Friday, February 23, 2007

Astonishing notions

I learned three remarkable things today, and none was in a class.

English poet William Blake always capitalized the word "Imagination" because, to him, Imagination was the Holy Spirit. (Apparently the role of Imagination was an overarching theme of his, counter-cultural to the rationalism of his day. Perhaps I would have known this if I had had more and better exposure to British lit.)

I learned that during an appearance by Eugene Peterson, author and translator of the Bible into The Message. Peterson said many wonderful things about words, particularly those in the Bible. The most joyous part for me was hearing him tell how the translation work was influenced by his ministry with real people dealing with real struggles and how, therefore, he can read a given word or phrase from a passage in The Message and see and name the person whose life influenced the words. Amazing. And amazingly beautiful. (In my own self-interest, I also enjoyed his emphatic assertion that "The Church should ordain writers.")

And, through my own stumbling attempts to write a manuscript sermon to preach in Big Church on Sunday on Luke 4:1-13, I discovered something that I'm surprised I'd never seen before. Staring at the page with unfocused eyes, trying to find meaning or at least clarity among the sans-serif text, I saw the word "devil" and what jumped out at me was "evil". I had never noticed that the word "devil" contains the word "evil". I have yet to do either the exegetical or etymological work that might shed more light on this. I'm just delighting that my own notion of the devil is defined within the word.

Evil is the devil.

Imagination is Holy Spirit.

The Word is God.

And the Word became flesh and dwelt among us.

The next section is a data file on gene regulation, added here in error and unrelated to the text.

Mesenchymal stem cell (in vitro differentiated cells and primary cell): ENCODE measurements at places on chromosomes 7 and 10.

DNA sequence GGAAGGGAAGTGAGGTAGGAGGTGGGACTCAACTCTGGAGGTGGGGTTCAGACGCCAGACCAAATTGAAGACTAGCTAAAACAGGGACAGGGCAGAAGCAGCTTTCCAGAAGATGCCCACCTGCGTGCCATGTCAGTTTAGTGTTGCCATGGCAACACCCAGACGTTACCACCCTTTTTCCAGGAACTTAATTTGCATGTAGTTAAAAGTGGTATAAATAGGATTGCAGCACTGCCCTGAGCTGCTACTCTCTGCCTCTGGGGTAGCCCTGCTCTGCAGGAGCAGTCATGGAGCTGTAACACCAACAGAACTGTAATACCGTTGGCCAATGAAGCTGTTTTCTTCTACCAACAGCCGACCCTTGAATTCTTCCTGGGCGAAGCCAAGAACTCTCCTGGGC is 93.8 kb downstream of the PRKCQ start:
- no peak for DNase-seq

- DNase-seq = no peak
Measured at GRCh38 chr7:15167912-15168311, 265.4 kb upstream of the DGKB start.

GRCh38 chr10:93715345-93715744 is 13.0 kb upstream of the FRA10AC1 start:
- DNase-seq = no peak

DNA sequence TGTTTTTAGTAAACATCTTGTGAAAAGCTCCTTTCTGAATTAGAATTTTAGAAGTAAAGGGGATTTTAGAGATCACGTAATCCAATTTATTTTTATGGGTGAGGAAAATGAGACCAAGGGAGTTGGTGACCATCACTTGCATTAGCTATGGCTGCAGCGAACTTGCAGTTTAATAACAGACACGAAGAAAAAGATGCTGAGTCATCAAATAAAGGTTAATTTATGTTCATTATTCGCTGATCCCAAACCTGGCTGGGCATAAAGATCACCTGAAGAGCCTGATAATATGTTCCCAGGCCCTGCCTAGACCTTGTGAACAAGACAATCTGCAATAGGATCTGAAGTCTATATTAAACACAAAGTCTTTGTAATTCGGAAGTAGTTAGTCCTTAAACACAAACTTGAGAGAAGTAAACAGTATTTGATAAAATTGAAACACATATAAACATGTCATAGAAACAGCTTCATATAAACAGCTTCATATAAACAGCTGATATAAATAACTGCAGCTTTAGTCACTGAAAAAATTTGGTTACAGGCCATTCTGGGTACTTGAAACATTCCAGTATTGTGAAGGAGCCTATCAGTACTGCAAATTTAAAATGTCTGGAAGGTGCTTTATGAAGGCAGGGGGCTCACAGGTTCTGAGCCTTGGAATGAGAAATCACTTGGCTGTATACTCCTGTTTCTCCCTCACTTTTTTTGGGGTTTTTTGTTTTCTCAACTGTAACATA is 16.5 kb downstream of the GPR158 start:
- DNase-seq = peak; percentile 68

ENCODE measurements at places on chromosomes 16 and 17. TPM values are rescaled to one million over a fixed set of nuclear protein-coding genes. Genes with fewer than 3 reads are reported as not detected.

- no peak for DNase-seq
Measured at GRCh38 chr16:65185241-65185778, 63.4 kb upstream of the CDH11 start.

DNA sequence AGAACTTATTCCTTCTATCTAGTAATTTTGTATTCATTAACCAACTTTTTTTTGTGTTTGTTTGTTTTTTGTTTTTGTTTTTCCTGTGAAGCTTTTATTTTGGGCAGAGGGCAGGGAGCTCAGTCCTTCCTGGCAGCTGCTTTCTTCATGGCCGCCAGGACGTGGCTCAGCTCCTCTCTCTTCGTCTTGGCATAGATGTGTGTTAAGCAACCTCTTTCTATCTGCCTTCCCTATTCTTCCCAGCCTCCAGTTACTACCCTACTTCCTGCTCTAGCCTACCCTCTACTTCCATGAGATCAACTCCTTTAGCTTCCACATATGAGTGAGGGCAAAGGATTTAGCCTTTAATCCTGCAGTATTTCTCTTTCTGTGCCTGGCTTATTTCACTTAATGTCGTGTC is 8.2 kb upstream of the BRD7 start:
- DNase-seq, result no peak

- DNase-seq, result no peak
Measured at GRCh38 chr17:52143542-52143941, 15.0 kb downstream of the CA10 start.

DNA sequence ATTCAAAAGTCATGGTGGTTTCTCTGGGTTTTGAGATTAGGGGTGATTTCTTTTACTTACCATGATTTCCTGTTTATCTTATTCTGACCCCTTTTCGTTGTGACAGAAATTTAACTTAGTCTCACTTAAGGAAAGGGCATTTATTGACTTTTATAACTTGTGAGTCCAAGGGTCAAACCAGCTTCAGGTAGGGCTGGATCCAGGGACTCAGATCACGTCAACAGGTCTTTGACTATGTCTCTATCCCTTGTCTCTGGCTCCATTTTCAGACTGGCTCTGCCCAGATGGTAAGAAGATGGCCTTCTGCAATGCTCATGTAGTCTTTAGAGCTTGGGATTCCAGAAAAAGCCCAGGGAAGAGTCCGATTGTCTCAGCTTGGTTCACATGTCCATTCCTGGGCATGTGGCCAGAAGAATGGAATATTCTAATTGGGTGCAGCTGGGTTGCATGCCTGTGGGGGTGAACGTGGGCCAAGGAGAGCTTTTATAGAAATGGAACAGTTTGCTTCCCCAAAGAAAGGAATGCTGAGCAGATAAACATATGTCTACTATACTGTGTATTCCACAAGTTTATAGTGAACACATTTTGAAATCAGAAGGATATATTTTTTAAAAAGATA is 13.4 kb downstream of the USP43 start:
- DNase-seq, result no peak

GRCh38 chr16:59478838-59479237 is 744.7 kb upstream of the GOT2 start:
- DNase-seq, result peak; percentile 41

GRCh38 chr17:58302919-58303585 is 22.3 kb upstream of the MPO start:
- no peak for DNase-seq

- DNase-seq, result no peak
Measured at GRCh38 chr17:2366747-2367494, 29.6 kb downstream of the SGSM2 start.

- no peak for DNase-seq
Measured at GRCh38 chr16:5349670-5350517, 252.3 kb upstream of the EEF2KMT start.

Thanks be to God.


molly said...

OK. My OED is in my lap, and here are a few things I'm finding:
I don't see explict a direct connection in the words "devil" and "evil" come from, though they maintain spelling similarities in all the old english variants.

Evil variants: yfel, ifel, efel, yfell, etc.

Devil variants include: deofol, deofel, de(o)fell.

The first listed definition of "devil" is: In Jewish and Christian theology, the proper appellation of the supreme spirit of evil, the tempter and spiritual enemy of mankind [sic], the foe of God and holiness, otherwise called Satan.

(For kicks, other name possibilities include Beelzebub, Lucifer, Apollyon, the Prince of darkness, the Evil One, the Enemy of God and Man, the Arch-enemy, Arch-fiend, the Old Serpent, the Dragon, Old Nick, Old Simmie, Old Clootie, Old Teaser, the Old One, the Old lad, etc.)

Definition 3b of "evil" is: Evil angel, spirit, etc. Also, The Evil One: The Devil.

Most surely connected, tho' not always.

It also names the origin of (the word) evil as being from Gothic or Old Teutonic word for "up, over;" the primary sense would be either "exceeding due measure, or overstepping proper limits."

"Devil," it says, comes straight from Greek, "diablo" or something like that. It does, however, note that in Old High German and Old English it was masculine when given gender--in OHG, it was sometimes neuter in the plural and in OE it was sometimes neuter in the singular.

(We all know that Sophia was feminine, right?)

And did you know that "devil" is also a term for a writer's lackey?

karen said...

Of course Wisdom is feminine!

Thanks for the good word sleuth work, Molly!!!!